The scary part of the Collier-Kay critique is that the ‘economic man’ model of capitalism is what’s hampering productivity growth – because by assuming that we are ‘greedy, lazy and selfish’ reduces us to ‘monitored automata’. Sky-high executive pay goes with the notion that it’s the apex of the pyramid that counts. ‘It’s part of this whole business of believing that the top knows best, and the problem of the top is to get these little economic men to work through monitored incentives. That cumulatively strips people of agency and therefore of job satisfaction.’
Instead, Collier and Kay believe that ‘leadership by modesty, self-sacrifice, winning the respect of the group through being pro-social’ will lead to a better outcome, especially in a crisis.
‘That’s why chief executives need now to make deep, personal self-sacrifices. All companies are in emergencies. They need the workforce to collaborate around new strategies. That needs to be done fast. Chief executives need to be able to communicate that credibly. They can’t do that if they’re saying, “We’re all in it together, but I’m putting my pay up by another 5 percent to five and bit million.”’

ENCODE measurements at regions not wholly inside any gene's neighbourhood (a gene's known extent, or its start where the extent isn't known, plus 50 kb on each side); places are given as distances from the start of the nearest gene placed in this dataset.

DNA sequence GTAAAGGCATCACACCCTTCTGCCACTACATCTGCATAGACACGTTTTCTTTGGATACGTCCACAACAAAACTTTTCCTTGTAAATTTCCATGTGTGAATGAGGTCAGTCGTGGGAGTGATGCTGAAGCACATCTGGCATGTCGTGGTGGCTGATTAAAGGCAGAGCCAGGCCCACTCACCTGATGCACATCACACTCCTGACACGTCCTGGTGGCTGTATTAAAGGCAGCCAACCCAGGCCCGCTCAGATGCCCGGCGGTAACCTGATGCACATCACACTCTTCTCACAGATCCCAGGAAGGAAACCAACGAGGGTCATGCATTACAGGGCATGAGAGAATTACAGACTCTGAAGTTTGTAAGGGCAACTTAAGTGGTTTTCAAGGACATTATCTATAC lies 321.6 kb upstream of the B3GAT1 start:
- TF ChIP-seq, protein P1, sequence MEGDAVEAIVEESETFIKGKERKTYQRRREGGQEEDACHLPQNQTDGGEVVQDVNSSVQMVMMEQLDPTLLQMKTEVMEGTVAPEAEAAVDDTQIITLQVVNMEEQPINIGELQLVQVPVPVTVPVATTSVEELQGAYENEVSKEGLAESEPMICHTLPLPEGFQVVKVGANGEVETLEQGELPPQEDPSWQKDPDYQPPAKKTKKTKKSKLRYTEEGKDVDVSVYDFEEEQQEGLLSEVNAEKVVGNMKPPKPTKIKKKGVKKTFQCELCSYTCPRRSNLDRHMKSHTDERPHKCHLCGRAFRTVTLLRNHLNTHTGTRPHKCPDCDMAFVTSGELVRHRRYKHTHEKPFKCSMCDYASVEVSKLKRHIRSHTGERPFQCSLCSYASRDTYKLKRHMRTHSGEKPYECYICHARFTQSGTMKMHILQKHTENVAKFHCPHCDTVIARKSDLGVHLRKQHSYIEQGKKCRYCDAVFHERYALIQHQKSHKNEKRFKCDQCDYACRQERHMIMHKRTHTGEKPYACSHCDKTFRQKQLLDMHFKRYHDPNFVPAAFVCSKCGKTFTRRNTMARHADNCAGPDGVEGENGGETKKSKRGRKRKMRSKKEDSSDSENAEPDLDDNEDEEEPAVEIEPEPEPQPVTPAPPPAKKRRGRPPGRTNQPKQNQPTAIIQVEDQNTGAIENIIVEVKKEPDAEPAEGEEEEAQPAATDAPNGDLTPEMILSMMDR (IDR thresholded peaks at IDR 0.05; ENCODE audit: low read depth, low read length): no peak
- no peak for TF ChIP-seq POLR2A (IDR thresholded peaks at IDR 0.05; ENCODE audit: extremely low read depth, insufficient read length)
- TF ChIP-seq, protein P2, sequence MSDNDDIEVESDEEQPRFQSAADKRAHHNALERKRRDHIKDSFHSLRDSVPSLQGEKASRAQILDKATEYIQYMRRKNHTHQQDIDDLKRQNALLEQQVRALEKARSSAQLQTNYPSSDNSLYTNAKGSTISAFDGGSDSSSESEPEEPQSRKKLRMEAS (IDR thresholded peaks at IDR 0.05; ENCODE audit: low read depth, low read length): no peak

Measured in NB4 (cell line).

In the new, communitarian model of capitalism, boards take responsibility for balancing the needs of all stakeholders, including shareholders. ‘A healthy economy is entirely consistent with the communitarian philosophy of many different organisations within society being morally load-bearing. We are hard-wired to bear these mutual obligations,’ insists Prof Collier. ‘We are not greedy, lazy, selfish individuals.’
Over at Lincoln Private Investment Office, CIO Fred Hervey doesn’t think yields on equities will necessary fall, but he agrees that company behaviour will change. ‘We are moving gradually towards a point where capitalism is going to need to be more sensitive to all parties involved in it,’ he says.
Which brings us back to Robert Townsend’s Up the Organisation. ‘True leadership must be for the benefit of the followers,’ he wrote, ‘not the enrichment of the leaders. In combat, officers eat last.
This is the cover story from issue 75 of Spear’s magazine, out soon. Click here to buy and subscribe
Main image: Ben Challenor